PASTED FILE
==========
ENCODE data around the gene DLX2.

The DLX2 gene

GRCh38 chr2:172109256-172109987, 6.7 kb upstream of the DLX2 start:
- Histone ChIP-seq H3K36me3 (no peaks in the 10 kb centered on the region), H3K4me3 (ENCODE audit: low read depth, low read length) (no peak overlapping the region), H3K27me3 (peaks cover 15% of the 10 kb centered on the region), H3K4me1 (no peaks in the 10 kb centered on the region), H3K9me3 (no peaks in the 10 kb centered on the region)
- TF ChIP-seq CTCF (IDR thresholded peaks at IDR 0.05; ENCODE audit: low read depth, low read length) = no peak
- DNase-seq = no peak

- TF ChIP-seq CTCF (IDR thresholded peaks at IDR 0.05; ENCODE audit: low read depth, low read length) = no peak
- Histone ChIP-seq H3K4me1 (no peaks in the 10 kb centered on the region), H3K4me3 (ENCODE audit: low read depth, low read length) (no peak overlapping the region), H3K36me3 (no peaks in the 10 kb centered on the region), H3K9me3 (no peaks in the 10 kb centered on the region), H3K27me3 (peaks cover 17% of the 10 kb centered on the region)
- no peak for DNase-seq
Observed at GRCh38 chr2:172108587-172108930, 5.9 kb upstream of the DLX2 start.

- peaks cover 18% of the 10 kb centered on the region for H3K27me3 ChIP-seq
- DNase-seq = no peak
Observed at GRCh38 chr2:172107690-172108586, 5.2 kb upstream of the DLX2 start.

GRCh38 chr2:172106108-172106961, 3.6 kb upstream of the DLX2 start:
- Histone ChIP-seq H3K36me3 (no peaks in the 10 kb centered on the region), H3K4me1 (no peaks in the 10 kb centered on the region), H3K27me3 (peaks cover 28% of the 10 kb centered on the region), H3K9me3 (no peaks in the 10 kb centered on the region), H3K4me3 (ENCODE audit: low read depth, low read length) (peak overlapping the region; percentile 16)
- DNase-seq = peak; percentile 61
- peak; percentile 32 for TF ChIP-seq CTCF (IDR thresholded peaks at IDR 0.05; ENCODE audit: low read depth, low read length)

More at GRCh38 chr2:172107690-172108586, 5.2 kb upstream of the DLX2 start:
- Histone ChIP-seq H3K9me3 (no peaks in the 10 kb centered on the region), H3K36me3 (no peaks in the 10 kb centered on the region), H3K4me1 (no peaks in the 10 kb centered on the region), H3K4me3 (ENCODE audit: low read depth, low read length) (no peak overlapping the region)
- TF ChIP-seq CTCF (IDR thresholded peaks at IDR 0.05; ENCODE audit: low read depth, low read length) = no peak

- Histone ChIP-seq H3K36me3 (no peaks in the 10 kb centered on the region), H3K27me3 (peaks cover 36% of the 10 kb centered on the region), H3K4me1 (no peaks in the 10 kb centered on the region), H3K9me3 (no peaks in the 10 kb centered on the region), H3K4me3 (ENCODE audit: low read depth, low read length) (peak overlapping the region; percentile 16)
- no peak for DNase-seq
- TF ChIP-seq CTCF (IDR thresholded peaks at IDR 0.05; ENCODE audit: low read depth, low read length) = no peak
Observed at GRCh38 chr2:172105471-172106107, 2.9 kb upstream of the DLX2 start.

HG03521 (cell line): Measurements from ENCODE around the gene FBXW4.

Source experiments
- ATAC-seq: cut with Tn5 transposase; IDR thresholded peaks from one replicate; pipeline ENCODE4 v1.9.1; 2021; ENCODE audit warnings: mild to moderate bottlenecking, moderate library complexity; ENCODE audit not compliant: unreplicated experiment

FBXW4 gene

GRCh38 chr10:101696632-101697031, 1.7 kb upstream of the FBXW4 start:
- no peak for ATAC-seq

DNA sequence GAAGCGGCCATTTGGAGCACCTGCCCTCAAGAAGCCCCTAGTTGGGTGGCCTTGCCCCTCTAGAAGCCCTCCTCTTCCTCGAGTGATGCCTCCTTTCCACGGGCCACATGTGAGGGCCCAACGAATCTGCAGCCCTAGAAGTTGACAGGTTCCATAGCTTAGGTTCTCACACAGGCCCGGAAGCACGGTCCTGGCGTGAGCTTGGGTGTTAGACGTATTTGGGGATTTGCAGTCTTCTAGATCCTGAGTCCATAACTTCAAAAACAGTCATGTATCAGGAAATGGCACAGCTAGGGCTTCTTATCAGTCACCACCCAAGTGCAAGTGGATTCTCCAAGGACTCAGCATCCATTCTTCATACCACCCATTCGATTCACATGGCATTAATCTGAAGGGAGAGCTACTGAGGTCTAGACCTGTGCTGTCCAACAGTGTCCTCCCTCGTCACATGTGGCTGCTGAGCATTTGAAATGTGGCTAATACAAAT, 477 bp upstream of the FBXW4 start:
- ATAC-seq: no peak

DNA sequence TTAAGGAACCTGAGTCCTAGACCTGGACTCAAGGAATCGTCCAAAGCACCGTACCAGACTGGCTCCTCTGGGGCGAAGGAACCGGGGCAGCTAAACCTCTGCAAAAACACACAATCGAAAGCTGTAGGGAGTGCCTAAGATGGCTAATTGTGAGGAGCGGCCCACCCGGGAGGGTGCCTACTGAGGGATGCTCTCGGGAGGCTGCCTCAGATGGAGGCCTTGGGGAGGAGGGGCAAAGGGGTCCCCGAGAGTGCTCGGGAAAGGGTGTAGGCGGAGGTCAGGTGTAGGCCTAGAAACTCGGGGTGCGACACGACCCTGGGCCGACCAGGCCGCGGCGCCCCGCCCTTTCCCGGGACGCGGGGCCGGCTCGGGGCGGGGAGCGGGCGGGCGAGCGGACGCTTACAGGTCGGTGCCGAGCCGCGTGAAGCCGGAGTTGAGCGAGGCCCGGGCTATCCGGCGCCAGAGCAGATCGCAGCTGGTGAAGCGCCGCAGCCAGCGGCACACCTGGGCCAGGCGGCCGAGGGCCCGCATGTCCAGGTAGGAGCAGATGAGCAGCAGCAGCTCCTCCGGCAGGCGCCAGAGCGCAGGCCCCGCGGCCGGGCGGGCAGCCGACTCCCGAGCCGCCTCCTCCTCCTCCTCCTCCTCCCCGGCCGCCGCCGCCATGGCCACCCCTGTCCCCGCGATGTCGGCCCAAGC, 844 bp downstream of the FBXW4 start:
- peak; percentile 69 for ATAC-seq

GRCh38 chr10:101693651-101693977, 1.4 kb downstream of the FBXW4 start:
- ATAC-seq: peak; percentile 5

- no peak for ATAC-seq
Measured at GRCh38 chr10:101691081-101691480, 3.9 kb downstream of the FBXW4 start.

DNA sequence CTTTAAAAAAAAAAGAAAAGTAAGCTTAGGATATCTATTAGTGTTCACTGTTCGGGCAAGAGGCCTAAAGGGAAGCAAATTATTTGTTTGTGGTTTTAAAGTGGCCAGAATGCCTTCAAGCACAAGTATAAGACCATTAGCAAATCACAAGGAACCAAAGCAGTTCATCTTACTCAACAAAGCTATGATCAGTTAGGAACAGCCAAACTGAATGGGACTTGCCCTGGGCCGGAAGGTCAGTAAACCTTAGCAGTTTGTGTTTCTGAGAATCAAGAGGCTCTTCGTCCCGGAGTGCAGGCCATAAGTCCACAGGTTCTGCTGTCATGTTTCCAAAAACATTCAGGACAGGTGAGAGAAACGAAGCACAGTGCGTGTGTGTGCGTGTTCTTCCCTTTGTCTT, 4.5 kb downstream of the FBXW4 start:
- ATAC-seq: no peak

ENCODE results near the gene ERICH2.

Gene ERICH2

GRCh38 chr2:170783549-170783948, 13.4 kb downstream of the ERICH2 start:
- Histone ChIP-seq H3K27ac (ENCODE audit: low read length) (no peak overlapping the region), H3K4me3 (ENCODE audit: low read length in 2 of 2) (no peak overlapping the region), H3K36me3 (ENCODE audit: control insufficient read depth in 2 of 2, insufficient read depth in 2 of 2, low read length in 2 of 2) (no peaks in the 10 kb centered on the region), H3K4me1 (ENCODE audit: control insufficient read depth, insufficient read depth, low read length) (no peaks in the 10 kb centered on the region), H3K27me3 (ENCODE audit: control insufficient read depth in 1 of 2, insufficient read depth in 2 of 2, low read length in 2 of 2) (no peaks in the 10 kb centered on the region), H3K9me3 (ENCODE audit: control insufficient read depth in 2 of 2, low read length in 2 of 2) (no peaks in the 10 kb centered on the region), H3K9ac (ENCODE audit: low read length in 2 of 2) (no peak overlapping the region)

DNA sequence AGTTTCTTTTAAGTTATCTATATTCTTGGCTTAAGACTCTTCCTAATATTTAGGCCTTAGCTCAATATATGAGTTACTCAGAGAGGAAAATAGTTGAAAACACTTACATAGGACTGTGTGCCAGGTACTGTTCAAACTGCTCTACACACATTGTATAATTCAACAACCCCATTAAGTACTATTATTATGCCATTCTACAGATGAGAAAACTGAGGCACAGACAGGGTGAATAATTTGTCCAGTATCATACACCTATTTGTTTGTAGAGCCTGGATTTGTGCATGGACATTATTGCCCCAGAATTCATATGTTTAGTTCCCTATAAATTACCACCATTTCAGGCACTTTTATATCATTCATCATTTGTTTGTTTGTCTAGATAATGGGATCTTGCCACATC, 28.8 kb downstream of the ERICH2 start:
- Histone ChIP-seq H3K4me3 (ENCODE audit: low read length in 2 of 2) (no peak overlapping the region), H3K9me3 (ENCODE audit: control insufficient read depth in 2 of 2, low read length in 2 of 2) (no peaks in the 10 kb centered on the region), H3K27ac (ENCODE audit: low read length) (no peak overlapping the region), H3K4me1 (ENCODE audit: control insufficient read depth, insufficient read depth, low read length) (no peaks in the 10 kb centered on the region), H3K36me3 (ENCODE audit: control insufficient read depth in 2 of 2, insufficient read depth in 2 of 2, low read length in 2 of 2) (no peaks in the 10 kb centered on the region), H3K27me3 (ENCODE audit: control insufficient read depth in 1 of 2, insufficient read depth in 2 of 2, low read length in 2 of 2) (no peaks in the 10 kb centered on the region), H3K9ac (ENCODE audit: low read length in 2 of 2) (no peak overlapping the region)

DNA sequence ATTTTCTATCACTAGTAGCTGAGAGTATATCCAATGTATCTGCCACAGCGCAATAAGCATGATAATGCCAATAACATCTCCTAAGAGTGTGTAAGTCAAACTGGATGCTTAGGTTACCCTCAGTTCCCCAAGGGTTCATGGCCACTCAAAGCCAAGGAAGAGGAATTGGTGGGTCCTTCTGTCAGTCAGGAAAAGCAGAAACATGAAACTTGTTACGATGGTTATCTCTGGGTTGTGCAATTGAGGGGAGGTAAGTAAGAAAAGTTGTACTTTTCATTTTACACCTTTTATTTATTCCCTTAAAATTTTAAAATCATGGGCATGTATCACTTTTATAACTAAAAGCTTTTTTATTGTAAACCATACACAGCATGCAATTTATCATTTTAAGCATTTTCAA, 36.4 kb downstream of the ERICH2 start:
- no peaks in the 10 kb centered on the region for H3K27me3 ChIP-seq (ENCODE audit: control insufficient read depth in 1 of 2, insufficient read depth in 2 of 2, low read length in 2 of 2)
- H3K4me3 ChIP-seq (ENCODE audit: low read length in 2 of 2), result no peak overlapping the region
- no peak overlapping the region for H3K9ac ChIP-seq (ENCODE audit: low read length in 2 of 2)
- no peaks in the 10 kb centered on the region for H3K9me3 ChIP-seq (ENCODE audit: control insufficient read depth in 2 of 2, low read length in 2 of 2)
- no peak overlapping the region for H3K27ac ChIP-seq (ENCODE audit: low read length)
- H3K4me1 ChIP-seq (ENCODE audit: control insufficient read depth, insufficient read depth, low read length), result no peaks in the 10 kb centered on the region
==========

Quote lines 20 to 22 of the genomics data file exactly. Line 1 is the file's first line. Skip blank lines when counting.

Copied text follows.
- TF ChIP-seq CTCF (IDR thresholded peaks at IDR 0.05; ENCODE audit: low read depth, low read length) = no peak

- Histone ChIP-seq H3K36me3 (no peaks in the 10 kb centered on the region), H3K27me3 (peaks cover 36% of the 10 kb centered on the region), H3K4me1 (no peaks in the 10 kb centered on the region), H3K9me3 (no peaks in the 10 kb centered on the region), H3K4me3 (ENCODE audit: low read depth, low read length) (peak overlapping the region; percentile 16)
- no peak for DNase-seq